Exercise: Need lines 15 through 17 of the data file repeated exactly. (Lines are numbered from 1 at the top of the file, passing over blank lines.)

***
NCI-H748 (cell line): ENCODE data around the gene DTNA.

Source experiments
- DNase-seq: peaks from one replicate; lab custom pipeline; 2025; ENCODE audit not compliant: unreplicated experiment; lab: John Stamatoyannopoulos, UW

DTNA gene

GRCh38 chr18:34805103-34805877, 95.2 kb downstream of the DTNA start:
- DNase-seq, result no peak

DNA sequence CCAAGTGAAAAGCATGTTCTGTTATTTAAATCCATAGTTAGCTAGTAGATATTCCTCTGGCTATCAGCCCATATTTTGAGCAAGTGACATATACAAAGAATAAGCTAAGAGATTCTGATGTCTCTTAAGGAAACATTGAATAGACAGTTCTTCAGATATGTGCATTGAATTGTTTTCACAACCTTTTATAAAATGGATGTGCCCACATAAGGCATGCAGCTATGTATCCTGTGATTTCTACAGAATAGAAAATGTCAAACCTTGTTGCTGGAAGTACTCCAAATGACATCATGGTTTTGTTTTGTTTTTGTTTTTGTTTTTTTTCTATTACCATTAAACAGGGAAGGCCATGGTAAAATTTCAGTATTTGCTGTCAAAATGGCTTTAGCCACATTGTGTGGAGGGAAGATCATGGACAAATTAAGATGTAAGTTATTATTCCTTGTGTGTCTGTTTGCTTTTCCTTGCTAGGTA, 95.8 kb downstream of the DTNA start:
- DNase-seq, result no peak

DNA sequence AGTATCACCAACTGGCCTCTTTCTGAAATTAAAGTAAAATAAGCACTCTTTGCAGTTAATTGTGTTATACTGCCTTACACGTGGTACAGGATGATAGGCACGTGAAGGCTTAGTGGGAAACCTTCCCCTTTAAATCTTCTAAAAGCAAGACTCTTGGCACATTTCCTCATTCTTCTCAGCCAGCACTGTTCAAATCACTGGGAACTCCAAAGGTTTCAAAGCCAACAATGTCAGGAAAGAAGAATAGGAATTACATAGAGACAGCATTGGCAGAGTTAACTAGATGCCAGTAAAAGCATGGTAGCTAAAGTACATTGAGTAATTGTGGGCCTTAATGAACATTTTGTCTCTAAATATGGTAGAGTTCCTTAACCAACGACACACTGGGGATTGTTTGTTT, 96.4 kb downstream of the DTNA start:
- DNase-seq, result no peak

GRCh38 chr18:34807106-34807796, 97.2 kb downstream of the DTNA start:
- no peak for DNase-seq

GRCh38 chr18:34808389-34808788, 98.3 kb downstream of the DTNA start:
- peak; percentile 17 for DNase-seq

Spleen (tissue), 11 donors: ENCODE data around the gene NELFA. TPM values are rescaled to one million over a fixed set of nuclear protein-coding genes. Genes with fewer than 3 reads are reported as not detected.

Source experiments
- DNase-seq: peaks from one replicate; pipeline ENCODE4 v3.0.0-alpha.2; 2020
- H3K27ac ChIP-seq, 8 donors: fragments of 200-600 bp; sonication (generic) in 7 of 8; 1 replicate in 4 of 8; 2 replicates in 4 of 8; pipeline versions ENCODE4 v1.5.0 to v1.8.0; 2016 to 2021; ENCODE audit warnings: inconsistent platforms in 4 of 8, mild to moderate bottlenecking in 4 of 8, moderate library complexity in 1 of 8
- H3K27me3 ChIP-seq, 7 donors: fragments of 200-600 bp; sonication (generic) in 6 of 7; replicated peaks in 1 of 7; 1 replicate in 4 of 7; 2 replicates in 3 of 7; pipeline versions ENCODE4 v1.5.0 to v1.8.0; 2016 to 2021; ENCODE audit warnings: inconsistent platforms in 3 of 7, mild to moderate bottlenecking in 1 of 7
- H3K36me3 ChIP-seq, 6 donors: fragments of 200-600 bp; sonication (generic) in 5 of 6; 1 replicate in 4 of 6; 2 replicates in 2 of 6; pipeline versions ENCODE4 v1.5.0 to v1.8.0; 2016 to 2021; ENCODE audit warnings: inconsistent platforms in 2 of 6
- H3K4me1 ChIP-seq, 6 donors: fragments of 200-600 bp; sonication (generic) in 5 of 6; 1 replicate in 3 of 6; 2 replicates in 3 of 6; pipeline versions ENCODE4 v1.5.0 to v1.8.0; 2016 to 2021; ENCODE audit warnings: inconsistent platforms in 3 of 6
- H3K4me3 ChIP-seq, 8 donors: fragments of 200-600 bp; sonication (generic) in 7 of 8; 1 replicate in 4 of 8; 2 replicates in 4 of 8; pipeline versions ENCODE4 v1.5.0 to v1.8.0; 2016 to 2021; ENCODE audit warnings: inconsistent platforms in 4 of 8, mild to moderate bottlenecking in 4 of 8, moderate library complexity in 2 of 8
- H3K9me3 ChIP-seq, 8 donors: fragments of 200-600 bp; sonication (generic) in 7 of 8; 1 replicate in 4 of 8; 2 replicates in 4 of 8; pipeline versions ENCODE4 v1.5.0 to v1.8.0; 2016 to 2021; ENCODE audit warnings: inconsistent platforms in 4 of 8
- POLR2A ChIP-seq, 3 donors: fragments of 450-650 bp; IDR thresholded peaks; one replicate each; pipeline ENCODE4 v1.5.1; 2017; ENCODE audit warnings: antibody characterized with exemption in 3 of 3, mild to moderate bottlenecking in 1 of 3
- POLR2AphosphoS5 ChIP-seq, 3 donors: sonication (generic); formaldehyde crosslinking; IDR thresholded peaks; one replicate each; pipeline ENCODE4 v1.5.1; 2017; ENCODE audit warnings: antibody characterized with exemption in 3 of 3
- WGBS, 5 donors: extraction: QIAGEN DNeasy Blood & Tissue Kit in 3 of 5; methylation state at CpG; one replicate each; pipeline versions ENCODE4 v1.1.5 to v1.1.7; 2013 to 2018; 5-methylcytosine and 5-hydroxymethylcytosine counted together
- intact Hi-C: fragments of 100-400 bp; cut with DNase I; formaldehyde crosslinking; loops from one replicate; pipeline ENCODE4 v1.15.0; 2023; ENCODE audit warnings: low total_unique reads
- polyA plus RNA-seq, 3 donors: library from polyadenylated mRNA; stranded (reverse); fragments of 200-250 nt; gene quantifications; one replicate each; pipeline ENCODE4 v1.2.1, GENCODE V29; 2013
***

Spleen (tissue), 11 donors: ENCODE data around the gene NELFA. TPM values are rescaled to one million over a fixed set of nuclear protein-coding genes. Genes with fewer than 3 reads are reported as not detected.

Source experiments
- DNase-seq: peaks from one replicate; pipeline ENCODE4 v3.0.0-alpha.2; 2020